December 17, 2013

The FreeBSD Foundation is pleased to announce the successful completion of work on the improvement and integration of the Capsicum framework and the Casper services daemon. The Google Open Source Programs Office and the FreeBSD Foundation jointly sponsored Paweł Jakub Dawidek for this project.

Capsicum is a lightweight OS capability and sandbox framework developed at the University of Cambridge Computer Laboratory. Capsicum extends the POSIX API, providing several new OS primitives to support object-capability security on UNIX-like operating systems. Capsicum is now a standard part of FreeBSD, and ports to other operating systems are in progress.

The Casper daemon provides an easy to use programming interface for services which are otherwise difficult or impossible to access in a capability sandbox, including DNS resolution, access to the password and system groups database, entropy, and sysctl system configuration nodes.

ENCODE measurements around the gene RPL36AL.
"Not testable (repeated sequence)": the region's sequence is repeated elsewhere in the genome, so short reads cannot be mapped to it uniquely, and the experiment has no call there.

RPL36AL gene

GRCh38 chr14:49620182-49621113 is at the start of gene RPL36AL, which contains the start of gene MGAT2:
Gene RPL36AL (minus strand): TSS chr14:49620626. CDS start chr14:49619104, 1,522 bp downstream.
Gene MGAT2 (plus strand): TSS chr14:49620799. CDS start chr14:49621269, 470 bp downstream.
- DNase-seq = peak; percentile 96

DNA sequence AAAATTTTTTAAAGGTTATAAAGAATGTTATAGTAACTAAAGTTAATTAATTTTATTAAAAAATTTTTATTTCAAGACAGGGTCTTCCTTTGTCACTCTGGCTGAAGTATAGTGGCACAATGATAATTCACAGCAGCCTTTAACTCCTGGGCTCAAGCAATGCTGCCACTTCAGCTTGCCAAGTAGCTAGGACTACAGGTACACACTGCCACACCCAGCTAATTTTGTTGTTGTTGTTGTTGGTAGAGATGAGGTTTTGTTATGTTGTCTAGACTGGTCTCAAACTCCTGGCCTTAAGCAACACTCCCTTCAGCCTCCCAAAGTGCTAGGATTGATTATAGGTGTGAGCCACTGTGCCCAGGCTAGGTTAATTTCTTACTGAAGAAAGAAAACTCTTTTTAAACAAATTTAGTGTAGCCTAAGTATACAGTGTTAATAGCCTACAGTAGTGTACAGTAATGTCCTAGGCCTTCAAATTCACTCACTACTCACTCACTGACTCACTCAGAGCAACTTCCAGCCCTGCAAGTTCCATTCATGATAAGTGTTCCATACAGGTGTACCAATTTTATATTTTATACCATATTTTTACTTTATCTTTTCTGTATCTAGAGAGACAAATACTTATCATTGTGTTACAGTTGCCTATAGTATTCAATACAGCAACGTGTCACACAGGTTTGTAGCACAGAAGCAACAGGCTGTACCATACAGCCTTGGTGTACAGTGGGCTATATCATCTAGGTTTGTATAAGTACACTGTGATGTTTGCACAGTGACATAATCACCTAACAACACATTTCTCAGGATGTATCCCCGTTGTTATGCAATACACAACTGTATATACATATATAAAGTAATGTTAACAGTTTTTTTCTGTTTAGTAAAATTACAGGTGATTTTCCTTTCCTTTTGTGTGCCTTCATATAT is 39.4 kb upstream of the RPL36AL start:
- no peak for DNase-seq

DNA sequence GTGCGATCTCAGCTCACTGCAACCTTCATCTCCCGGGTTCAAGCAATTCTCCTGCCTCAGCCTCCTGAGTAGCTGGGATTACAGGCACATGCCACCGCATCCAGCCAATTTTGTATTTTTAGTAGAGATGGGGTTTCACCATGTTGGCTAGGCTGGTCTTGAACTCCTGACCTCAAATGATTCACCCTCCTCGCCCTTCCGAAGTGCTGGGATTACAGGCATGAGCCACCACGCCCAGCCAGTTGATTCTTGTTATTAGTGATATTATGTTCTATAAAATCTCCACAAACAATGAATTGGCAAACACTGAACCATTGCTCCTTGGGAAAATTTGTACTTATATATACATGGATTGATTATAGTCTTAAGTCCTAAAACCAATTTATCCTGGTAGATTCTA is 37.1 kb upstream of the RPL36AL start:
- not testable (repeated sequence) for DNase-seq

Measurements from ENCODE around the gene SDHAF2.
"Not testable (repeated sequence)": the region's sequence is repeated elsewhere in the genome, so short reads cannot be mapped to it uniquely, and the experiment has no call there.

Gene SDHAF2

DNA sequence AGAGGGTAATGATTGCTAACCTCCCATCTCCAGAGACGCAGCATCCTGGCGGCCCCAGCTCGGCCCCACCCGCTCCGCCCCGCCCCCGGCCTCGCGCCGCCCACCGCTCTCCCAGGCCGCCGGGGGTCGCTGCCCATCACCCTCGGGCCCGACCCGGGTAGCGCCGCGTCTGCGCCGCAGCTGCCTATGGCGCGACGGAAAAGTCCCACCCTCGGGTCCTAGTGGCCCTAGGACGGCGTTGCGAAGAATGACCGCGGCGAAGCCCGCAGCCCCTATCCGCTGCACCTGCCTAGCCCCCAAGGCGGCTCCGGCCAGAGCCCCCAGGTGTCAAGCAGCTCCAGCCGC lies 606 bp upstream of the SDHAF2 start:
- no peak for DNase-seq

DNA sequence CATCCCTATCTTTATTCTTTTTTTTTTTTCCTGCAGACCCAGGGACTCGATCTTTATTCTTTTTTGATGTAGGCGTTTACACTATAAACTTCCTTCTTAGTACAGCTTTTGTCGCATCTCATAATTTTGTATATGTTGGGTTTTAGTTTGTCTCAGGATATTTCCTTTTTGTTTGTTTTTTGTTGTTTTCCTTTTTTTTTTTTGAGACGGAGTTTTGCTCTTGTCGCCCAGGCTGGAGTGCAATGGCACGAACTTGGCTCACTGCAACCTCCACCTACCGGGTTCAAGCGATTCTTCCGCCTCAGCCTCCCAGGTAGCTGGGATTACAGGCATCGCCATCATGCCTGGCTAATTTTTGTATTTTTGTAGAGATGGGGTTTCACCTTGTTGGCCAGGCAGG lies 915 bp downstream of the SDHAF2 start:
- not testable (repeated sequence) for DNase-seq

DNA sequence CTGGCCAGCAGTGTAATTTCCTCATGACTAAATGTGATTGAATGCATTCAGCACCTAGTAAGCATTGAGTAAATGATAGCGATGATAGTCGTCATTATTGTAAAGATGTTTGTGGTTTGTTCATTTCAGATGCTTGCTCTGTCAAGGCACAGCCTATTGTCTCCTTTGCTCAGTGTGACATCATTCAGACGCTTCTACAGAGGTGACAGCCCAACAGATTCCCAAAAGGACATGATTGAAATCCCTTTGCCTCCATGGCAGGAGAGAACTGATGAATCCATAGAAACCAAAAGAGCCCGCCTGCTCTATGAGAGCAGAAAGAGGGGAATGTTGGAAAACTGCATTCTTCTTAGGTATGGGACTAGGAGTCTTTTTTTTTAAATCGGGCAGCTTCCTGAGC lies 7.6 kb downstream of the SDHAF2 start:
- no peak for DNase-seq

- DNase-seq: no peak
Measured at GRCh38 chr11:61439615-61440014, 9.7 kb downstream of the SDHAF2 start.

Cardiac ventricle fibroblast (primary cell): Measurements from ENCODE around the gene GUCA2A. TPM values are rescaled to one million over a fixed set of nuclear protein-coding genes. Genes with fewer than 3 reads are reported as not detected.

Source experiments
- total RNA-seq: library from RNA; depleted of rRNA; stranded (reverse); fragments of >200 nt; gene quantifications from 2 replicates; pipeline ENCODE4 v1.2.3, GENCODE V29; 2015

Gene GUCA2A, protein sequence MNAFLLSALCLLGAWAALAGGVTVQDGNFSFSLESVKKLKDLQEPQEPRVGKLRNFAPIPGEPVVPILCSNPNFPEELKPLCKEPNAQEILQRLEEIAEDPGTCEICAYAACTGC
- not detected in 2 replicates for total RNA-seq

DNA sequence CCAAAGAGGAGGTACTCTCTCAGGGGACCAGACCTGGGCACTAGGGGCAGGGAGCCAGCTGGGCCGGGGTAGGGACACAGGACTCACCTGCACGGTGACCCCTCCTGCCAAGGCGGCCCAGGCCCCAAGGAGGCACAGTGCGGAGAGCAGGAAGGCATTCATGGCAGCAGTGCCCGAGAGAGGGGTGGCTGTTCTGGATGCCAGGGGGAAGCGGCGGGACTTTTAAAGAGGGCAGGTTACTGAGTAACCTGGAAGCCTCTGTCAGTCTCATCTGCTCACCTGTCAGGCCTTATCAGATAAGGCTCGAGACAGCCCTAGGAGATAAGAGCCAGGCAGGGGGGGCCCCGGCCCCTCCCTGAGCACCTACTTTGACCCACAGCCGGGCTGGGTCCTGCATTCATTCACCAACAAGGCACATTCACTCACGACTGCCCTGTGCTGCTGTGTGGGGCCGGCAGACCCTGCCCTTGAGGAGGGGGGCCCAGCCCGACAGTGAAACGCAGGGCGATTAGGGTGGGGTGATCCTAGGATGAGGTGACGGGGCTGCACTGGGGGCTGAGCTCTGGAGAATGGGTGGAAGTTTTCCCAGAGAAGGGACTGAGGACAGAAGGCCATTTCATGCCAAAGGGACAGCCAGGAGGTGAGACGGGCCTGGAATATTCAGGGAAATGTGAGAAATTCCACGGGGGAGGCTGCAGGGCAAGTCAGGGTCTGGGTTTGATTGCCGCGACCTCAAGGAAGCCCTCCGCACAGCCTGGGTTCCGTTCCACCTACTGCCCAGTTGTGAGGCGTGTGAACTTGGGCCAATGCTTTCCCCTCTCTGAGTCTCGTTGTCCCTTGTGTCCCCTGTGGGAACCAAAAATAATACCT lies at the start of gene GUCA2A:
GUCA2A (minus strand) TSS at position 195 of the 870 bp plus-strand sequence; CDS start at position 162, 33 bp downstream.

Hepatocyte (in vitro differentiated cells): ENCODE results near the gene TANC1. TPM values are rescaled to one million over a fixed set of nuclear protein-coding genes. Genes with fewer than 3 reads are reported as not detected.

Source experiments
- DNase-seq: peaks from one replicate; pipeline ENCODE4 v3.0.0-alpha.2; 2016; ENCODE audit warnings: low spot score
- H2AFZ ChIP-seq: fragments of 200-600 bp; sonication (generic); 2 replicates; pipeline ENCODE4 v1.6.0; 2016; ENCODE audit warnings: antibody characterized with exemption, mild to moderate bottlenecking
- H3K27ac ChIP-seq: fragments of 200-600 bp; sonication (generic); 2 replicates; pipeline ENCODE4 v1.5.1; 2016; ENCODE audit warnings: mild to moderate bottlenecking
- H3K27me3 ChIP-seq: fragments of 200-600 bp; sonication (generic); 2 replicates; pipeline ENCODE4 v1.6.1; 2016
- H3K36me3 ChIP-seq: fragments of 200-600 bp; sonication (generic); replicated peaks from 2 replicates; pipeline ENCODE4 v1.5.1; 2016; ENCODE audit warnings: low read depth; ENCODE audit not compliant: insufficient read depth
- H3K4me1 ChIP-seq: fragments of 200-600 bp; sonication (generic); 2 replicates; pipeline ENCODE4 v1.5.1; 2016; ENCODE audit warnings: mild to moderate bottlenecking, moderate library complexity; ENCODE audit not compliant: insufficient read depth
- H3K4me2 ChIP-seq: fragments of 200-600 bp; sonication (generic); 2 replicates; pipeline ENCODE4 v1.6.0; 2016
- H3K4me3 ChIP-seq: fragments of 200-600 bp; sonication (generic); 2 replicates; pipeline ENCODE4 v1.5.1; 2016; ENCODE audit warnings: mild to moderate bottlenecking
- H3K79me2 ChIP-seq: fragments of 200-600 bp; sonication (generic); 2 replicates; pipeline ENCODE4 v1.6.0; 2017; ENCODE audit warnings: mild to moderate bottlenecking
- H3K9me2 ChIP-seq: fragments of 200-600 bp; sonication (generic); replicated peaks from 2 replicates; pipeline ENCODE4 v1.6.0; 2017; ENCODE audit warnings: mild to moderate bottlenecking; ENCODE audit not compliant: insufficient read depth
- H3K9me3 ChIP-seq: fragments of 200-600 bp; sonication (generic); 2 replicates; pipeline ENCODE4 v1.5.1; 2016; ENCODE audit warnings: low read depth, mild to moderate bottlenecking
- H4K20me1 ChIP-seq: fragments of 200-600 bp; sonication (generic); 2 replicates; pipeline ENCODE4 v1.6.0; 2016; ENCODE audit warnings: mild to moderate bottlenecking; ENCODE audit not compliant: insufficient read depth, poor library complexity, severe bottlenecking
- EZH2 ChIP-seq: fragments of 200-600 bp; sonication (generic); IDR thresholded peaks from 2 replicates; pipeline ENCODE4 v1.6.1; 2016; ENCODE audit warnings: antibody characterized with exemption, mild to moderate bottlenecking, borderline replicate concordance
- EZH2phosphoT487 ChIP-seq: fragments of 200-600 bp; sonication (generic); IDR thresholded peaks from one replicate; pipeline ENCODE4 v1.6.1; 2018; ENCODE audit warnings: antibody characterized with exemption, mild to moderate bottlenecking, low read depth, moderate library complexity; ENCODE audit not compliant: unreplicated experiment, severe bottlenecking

“Libcapsicum and the Casper daemon make it easier for application developers to take advantage of capability sandboxing — a critical step in allowing not just web browsers, but also security-ciritical desktop applications such as mail readers and office suites, to mitigate security vulnerabilities,” said Robert N. M. Watson, the FreeBSD Foundation board member and University of Cambridge lecturer who led the Google-funded Capsicum research project.

The new libnv library developed as part of this project simplifies inter-process communication, a critical aspect of the Capsicum sandboxing model. Redesigned capability rights allow for finer-grained control of individual capabilities by eliminating the previous limit on the number of different kinds of file-descriptor operations controlled by capabilities.

Capsicum API enhancements appear in FreeBSD 10.0 along with sandboxing of a number of base-system components; Casper will be available from FreeBSD 10.1 on, and will be used by a number of base system components including tcpdump and kdump.